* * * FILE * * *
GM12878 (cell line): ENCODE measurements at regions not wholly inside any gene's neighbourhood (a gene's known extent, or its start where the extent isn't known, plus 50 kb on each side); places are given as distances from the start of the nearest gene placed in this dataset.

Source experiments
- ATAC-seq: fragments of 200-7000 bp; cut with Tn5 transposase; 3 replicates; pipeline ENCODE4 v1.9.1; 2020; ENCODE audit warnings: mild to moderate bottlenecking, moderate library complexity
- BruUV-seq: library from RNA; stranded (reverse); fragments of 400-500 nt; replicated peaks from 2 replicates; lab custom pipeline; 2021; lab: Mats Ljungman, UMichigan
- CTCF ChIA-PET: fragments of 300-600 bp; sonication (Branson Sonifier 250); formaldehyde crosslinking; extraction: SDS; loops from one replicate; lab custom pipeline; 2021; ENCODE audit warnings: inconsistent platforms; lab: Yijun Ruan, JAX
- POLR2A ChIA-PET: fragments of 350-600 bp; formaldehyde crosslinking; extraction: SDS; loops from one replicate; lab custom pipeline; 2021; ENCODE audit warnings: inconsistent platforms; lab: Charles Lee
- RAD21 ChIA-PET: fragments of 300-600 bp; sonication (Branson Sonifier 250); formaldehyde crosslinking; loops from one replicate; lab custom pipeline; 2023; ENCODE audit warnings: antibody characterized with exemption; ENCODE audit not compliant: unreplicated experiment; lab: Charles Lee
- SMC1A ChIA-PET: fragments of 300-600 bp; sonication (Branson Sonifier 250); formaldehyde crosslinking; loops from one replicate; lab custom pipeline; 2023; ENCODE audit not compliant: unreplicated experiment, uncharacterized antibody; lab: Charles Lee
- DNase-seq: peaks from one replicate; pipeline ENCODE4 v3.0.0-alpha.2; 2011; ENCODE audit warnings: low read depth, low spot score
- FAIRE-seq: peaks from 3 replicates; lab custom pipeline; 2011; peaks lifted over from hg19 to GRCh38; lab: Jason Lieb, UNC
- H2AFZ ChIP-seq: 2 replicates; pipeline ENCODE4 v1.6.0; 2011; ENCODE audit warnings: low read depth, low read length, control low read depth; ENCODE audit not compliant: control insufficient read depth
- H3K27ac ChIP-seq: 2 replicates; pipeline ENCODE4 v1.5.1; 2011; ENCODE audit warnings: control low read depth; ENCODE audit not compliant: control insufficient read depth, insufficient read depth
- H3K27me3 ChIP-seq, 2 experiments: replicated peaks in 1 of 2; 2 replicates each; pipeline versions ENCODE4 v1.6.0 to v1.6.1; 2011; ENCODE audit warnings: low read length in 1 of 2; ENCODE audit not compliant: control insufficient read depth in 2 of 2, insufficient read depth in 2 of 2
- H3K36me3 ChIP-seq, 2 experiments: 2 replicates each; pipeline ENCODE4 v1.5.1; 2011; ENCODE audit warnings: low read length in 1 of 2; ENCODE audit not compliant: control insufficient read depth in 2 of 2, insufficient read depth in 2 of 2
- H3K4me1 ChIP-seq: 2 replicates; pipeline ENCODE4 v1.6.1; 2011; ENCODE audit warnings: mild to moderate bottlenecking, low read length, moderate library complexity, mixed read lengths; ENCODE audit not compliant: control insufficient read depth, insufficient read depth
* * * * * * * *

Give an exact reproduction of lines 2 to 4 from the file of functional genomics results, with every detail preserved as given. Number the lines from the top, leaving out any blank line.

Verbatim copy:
Source experiments
- ATAC-seq: fragments of 200-7000 bp; cut with Tn5 transposase; 3 replicates; pipeline ENCODE4 v1.9.1; 2020; ENCODE audit warnings: mild to moderate bottlenecking, moderate library complexity
- BruUV-seq: library from RNA; stranded (reverse); fragments of 400-500 nt; replicated peaks from 2 replicates; lab custom pipeline; 2021; lab: Mats Ljungman, UMichigan